Founded as a settlement by the Vikings in the 10th century, Copenhagen grew exponentially in the following centuries becoming the capital of Denmark in 1416. The inner city was destroyed several times by the plague and fires and was rebuilt in a neoclassic style during the so called Danish Golden Age in the early 19th century. Although many other parts of Copenhagen are modern and somewhat functionalist the inner city still represents the glory and richness of these past times. Photographies from a walk during late Summer 2019.
Ribe ist regarded as one of the oldest towns in Denmark. An important church was built here by the missionary Ansgar of Bremen in the 9th century, probably the first church in Scandinavia altogether. By then the town was already well known as port town and for its sophisticated craftsmen. Nowadays Ribe is of middle size but the church is still one of the finest examples of sacral architecture in Denmark and the inner town is lively and colourful.
When travelling to the island of Mallorca you certainly will have some kind of a meet and greet with its capital city – Palma de Mallorca. In the center of its old town the Gothic style cathedral is situated, which can be seen from afar and is even more stunning close up and from inside. Similar as Barcelona on the mainland there is a lot of modernismo (Spanish Jugendstil / art nouveau) style buildings to be discovered. After your sightseeing tour you can take a nap at the beach or at one of the beautiful parks of the city.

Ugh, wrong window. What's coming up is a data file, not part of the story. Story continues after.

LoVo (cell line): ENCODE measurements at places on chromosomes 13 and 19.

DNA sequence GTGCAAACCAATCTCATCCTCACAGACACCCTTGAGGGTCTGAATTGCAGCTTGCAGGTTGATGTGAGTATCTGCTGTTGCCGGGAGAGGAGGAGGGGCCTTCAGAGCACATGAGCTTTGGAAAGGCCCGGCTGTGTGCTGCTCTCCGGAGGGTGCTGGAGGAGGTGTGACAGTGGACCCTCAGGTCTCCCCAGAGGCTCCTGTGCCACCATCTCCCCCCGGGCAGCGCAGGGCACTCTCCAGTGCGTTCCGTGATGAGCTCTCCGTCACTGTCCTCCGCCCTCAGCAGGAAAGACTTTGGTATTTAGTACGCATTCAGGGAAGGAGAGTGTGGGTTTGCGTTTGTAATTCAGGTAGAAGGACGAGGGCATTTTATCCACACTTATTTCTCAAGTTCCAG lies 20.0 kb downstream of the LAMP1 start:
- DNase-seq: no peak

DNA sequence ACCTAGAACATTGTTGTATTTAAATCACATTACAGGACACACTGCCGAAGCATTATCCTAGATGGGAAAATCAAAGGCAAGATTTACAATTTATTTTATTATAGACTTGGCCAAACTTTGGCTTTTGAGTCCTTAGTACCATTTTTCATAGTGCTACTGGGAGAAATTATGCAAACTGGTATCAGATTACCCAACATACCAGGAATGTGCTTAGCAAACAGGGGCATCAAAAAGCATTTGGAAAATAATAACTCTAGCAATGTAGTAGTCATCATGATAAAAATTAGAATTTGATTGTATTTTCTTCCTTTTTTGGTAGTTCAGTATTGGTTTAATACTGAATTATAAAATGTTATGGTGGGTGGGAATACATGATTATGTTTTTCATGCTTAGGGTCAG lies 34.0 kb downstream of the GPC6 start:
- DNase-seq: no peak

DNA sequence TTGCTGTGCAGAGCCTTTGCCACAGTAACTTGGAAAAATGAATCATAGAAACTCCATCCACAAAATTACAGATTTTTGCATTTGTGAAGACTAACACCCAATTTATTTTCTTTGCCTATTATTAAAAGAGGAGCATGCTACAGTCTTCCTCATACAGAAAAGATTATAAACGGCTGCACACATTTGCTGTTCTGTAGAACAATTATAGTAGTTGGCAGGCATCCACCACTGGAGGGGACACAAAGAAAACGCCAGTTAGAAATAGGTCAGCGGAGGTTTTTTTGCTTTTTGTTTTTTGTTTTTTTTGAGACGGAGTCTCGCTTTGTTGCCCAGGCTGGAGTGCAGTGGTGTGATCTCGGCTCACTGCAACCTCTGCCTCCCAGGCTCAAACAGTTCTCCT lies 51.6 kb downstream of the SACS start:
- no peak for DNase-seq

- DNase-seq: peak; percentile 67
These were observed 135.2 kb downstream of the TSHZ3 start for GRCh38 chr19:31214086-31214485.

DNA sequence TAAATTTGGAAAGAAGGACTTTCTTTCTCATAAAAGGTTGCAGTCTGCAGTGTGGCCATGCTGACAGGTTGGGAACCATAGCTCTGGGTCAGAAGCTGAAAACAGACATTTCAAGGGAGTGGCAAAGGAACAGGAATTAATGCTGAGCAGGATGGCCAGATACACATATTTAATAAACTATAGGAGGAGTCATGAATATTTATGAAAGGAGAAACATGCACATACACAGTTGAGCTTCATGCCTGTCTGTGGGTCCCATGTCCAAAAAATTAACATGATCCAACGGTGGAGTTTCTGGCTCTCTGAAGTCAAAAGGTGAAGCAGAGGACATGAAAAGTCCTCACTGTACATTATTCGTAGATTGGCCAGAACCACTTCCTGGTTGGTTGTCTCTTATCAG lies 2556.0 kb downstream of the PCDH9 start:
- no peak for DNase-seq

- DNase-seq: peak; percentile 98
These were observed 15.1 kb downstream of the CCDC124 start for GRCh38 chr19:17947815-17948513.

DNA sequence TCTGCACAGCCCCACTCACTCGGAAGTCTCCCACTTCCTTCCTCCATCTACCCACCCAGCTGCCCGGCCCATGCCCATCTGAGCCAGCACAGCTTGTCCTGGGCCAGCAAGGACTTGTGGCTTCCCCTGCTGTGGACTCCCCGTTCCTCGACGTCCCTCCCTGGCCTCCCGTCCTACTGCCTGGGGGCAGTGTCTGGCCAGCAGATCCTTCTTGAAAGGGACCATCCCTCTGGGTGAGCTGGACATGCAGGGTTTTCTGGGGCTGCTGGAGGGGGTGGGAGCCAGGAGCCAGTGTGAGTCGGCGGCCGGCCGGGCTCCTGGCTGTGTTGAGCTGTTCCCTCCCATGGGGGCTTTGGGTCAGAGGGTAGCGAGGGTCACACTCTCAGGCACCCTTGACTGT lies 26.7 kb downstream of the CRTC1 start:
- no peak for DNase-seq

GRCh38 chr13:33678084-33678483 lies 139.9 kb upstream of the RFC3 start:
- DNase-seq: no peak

Ashore of the Sahara in the Atlantic Ocean there is a group of islands called the Canaries. They belong to Spain and are renowned for their mild weather and beautiful nature. One of these islands is called Fuerteventura. Due to its proximity to Africa and the Sahara the weather here is quite dry, it almost never rains, and the landscape is shaped to a large degree by dunes and deserts. Often dusts sweep across the island and make for interesting moods.
Shot in November 2018
Shot in New York City in April 2018.
Wandering the nameless and grid-like streets of New York you feel like a particle trapped in some kind of computersystem. The streets being streams of data rushing relentlessly through the motherboard. On the way to midtown the houses become ever larger and you seem to be more and more irrelevant, a lost particle in a perfectly structured system. After some time you reach the square shaped central park which looks like the green chip on the motherboard. The last refuge of mother nature on the island of Manhattan gives you a break and you may reflect upon the differences to European cities. By comparison they seem more naturally grown, shaped by history and necessity with dwindling roads and overgrown parks, more human and less grid like. They are designed as well of course, but their artificiality seems to be hidden behind history, individuality and to be more human in size. But if the buildings seem to touch the sky and the roads are endless grids everything may be possible in the end and that’s the secret of the so called American dream: To escape the motherboard, to be more than a nameless particle, you need to find a way through the grid and climb the sky.